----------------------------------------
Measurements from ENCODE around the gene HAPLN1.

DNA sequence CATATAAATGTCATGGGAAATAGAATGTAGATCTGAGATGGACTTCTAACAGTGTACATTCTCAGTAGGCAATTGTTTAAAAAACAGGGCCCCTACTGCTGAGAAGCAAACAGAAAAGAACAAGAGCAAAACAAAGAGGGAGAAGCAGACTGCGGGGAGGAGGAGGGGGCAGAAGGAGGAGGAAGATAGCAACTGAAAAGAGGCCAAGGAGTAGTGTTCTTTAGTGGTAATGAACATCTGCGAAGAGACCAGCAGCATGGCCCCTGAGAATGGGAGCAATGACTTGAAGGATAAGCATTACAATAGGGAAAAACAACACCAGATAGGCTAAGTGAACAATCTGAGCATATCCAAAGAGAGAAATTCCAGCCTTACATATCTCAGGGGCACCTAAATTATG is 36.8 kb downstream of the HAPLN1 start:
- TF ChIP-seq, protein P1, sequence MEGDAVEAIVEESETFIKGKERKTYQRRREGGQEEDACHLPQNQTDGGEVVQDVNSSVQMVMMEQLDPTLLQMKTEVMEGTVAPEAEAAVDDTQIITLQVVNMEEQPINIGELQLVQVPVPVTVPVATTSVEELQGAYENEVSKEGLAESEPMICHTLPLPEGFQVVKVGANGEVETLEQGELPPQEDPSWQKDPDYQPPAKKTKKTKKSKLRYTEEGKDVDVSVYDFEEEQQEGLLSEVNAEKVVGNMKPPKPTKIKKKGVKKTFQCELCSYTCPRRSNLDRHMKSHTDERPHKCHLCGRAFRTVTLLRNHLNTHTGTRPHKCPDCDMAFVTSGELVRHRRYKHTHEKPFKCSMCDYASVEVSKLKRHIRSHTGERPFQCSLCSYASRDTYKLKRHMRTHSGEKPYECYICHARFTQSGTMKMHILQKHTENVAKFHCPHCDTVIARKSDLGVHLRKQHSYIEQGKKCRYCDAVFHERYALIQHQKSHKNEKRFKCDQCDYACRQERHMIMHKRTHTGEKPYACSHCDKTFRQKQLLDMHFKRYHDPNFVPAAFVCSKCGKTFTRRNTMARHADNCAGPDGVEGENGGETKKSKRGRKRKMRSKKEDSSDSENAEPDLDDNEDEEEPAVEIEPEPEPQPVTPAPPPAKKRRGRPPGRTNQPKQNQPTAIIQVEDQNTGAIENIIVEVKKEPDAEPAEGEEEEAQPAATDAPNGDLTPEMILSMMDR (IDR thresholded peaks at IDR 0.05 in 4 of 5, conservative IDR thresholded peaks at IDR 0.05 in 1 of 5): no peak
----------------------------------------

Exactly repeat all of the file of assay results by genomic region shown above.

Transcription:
Measurements from ENCODE around the gene HAPLN1.

DNA sequence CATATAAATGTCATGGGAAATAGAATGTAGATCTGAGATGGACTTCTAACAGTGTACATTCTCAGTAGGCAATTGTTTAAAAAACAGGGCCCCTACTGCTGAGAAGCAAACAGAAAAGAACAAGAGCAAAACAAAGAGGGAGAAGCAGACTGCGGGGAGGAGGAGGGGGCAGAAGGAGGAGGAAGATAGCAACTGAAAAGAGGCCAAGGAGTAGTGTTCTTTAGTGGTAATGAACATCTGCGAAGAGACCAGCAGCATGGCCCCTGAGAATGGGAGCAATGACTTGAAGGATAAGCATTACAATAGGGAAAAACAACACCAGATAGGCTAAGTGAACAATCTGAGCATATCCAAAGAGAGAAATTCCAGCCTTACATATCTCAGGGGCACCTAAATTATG is 36.8 kb downstream of the HAPLN1 start:
- TF ChIP-seq, protein P1, sequence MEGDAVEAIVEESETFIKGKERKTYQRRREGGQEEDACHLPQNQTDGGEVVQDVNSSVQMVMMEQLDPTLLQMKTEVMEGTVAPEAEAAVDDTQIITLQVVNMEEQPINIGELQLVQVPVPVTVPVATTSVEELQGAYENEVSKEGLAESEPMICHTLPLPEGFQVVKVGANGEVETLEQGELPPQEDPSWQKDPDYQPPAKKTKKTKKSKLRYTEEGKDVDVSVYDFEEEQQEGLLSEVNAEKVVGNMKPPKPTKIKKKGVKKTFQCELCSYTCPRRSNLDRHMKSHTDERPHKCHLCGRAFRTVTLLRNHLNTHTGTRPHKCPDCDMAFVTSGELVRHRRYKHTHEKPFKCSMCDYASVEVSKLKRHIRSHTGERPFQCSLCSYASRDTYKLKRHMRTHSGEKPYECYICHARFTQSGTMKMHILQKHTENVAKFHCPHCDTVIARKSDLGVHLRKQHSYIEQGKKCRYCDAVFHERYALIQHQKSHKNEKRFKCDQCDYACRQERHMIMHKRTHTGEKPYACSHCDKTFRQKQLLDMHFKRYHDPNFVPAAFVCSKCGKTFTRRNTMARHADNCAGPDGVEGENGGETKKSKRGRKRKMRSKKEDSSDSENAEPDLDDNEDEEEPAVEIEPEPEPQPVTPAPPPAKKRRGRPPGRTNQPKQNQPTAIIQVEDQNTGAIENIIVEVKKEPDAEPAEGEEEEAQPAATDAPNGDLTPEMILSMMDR (IDR thresholded peaks at IDR 0.05 in 4 of 5, conservative IDR thresholded peaks at IDR 0.05 in 1 of 5): no peak